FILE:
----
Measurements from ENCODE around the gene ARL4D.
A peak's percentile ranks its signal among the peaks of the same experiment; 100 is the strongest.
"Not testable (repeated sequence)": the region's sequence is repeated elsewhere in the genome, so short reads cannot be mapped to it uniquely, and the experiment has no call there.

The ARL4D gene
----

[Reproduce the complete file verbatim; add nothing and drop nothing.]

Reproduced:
Measurements from ENCODE around the gene ARL4D.
A peak's percentile ranks its signal among the peaks of the same experiment; 100 is the strongest.
"Not testable (repeated sequence)": the region's sequence is repeated elsewhere in the genome, so short reads cannot be mapped to it uniquely, and the experiment has no call there.

The ARL4D gene